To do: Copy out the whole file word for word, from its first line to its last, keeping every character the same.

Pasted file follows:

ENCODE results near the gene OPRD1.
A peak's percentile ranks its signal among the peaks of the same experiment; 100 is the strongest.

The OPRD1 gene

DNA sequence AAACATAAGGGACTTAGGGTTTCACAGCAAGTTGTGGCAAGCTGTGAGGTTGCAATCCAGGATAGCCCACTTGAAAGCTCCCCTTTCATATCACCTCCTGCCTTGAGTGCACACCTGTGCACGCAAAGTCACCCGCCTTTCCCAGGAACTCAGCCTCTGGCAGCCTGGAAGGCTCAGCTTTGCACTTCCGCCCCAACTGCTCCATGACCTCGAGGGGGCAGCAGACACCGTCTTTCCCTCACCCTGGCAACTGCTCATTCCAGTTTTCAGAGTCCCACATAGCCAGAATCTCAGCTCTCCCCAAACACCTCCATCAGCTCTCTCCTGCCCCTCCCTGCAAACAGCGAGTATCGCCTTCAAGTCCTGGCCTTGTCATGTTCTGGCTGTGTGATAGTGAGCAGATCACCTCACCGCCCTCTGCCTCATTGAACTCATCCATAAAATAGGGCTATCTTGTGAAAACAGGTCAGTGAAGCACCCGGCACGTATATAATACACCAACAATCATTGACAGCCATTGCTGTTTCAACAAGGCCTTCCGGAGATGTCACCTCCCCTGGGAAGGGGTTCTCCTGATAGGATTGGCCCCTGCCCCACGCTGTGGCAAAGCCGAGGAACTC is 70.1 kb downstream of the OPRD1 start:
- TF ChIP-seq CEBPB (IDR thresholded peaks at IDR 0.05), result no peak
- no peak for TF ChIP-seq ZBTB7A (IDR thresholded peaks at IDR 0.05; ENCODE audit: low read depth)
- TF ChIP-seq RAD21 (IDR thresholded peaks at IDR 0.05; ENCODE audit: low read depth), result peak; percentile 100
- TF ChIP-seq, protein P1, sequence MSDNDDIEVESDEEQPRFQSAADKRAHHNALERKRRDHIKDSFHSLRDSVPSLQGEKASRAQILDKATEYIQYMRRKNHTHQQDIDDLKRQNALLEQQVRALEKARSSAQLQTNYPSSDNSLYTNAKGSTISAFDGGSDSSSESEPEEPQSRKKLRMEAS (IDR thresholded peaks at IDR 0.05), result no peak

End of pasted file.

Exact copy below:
ENCODE results near the gene OPRD1.
A peak's percentile ranks its signal among the peaks of the same experiment; 100 is the strongest.

The OPRD1 gene

DNA sequence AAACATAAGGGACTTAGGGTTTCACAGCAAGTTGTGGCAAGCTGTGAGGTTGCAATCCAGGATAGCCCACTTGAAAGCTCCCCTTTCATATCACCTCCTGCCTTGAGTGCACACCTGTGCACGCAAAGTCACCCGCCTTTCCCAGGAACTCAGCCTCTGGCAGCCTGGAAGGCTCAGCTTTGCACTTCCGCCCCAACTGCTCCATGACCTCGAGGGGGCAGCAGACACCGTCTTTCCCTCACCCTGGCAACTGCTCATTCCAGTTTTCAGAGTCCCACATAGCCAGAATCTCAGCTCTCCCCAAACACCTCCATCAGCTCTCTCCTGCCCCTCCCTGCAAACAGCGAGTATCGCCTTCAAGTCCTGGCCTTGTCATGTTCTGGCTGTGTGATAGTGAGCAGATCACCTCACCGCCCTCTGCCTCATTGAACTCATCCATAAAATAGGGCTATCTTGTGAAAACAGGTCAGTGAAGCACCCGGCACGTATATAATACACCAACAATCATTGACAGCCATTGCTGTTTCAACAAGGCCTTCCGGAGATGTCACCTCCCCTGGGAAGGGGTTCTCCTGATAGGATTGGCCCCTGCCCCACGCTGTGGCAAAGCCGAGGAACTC is 70.1 kb downstream of the OPRD1 start:
- TF ChIP-seq CEBPB (IDR thresholded peaks at IDR 0.05), result no peak
- no peak for TF ChIP-seq ZBTB7A (IDR thresholded peaks at IDR 0.05; ENCODE audit: low read depth)
- TF ChIP-seq RAD21 (IDR thresholded peaks at IDR 0.05; ENCODE audit: low read depth), result peak; percentile 100
- TF ChIP-seq, protein P1, sequence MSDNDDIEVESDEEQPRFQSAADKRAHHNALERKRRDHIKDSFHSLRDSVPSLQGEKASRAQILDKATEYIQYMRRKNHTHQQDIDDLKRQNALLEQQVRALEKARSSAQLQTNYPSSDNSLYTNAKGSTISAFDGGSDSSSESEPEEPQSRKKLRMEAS (IDR thresholded peaks at IDR 0.05), result no peak